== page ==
The Science Behind Why Your Picky Eater Refuses to Eat Vegetables

Don’t worry, your kids will be ok.

It’s a Saturday afternoon and I am in the kitchen looking up recipes on Pinterest for “easy kid-friendly dinners” and I come across a healthy version of McDonald’s chicken nuggets. Score! I have all the ingredients and the time so, I whip up a batch of golden, baked (not fried) nuggets that I used ninja cookie cutters to shape. This will win over my kids, I tell myself. But when I serve dinner only one of my three kids is happy. The other two? They are whining about how gross dinner is and why can’t we go to the real McDonalds?

I have two picky eaters and it’s a huge, colossal, pain in the derriere. Nothing — and I mean nothing — I do can convince these two to try new, healthy foods. All they want are starchy, sweet, or flavorless foods like endless crackers, cereals, Nutella, and maybe an apple once in a while. But vegetables? Hahahaha. Nope. The only way I can convince them to get enough fiber and protein is to woo them with milkshakes. They think it’s ice cream but it's actually strawberries, bananas, milk, and protein powder with added fiber.

My oldest child? He’ll eat anything I put in front of him. Venison burgers, lima beans, baked zucchini fries, calamari, he’s an adventurous eater. For Christmas this past year, we gifted him an America’s Test Kitchen cookbook for kids and he’s already cooked his way through it several times. This kid knows good food and isn’t afraid to eat it.

So, what’s up with my two youngest kids?

It turns out, there are a few things happening and it is entirely the fault of me and my husband. But before I let you think that there is a silver bullet answer to picky eating, just know that there is not. Or rather, there is no method in which I can tell you to convince your child to change their preferences overnight. However, if you are willing to change your approach to food and meet your child halfway, then you will likely be able to get your kids to eat healthier even if they still won’t try cauliflower.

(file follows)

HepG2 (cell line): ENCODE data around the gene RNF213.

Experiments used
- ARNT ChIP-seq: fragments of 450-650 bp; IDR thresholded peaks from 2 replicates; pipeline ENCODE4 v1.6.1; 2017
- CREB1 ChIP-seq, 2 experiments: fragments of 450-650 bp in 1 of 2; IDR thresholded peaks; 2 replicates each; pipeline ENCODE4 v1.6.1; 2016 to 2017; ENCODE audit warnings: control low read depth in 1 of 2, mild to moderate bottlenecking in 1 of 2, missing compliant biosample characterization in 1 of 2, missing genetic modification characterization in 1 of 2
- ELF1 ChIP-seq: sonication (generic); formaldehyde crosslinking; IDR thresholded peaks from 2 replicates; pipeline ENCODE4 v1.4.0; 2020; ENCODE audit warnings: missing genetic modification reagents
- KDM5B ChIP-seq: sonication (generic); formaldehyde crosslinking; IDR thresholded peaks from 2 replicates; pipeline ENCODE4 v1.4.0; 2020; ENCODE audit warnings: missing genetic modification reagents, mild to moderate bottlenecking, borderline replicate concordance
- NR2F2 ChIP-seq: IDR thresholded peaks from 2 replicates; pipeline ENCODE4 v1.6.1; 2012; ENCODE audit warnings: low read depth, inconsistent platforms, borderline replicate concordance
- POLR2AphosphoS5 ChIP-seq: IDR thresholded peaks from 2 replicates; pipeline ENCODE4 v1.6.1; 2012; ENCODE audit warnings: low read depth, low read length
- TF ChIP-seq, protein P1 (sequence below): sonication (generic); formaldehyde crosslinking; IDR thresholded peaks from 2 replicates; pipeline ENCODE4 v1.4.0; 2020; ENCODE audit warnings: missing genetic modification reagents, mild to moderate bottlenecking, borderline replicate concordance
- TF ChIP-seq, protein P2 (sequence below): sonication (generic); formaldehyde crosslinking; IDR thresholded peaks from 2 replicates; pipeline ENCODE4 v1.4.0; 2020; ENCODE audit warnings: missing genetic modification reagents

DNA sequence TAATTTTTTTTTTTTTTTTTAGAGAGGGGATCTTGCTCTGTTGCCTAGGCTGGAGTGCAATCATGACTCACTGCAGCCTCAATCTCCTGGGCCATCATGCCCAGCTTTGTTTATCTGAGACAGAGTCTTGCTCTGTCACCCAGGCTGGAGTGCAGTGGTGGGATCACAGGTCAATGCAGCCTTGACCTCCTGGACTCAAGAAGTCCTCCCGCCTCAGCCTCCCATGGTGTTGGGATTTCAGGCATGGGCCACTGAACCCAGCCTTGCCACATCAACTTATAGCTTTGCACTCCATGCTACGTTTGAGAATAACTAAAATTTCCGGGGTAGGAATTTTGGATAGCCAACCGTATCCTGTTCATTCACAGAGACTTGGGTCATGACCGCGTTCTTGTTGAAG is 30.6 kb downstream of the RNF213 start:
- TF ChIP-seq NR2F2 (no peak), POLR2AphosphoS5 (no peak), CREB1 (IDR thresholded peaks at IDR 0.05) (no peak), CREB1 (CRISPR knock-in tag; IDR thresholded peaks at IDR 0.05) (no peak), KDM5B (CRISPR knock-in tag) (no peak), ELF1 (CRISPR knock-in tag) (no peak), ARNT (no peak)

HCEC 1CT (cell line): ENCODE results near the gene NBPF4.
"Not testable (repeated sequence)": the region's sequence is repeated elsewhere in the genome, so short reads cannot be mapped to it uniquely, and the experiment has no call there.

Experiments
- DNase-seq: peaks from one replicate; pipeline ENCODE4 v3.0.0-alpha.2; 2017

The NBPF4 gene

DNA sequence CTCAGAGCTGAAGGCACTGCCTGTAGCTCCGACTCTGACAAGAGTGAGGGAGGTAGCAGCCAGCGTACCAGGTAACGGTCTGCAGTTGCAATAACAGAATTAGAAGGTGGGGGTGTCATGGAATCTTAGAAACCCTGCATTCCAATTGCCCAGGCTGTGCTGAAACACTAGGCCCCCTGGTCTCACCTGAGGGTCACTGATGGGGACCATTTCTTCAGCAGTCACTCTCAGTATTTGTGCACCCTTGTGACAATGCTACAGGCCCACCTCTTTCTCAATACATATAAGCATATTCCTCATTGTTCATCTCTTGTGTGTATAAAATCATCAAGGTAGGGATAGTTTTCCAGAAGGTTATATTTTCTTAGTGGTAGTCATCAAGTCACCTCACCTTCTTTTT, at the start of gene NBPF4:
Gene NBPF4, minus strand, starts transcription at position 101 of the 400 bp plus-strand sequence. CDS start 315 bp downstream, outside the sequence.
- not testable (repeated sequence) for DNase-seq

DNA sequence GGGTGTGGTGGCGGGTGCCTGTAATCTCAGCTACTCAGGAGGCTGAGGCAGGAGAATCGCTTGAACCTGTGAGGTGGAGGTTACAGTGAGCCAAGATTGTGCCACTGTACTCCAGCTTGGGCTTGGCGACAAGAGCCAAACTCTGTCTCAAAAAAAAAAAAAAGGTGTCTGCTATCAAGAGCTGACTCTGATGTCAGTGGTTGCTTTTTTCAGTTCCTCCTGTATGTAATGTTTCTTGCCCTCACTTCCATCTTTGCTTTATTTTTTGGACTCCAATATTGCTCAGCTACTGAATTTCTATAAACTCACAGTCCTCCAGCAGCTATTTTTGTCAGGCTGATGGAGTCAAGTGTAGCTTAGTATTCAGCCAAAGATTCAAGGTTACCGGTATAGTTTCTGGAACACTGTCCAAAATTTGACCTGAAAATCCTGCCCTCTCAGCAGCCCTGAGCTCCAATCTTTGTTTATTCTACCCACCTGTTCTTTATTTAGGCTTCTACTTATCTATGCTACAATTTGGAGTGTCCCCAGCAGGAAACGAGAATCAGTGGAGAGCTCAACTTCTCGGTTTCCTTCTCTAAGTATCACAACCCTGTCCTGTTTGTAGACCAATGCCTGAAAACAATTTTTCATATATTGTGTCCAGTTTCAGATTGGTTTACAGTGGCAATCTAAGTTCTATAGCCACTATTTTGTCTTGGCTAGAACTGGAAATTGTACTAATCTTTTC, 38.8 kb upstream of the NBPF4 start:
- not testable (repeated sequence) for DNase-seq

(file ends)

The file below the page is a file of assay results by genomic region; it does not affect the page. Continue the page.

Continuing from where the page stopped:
Let me explain.

It all starts with mom and dad.

I’ll get into the genetics of picky eating in a moment. For now, let's start at the heart of the picky eating problem. Parents. We try our best to provide our kids with a safe and healthy upbringing and that often means preparing what we think of as healthy foods. And when kids reject our ideas of what healthy eating is, the interaction is quite often seen as a child resisting authority.

Kids will always want to push the buttons of adults around them; it’s what they do. But when it comes to food choices, it turns out that there is a lot happening beneath the surface, and when we slow down and peel back the complicated layers of why our kids prefer one food over another it becomes clear as day that it has nothing to do with our kids giving us an attitude problem and everything to do with exactly how they are from their genes on up.

America moralizes food.

Americans love to tell everybody what to do. It's something we excel at for good or bad. But when it comes to teaching our kids how to eat right we get it totally wrong.

In a fascinating interview with NPR’s The Salt, co-host Jeremy Hobson sat down with Jane Kauer, a renowned anthropologist and researcher at the University of Pennsylvania and Monell Chemical Science Center. She had a lot to say about how the quintessential American attitude to use the concept of right and wrong is at the heart of why our kids are picky eaters. She told Hobson,

“We somehow have this public comfort with insisting what’s right and wrong about food, what’s healthy and who should eat what, and who should lose weight. There’s a lot going on around moralization in food and eating. And that comes up with picky eating a lot.”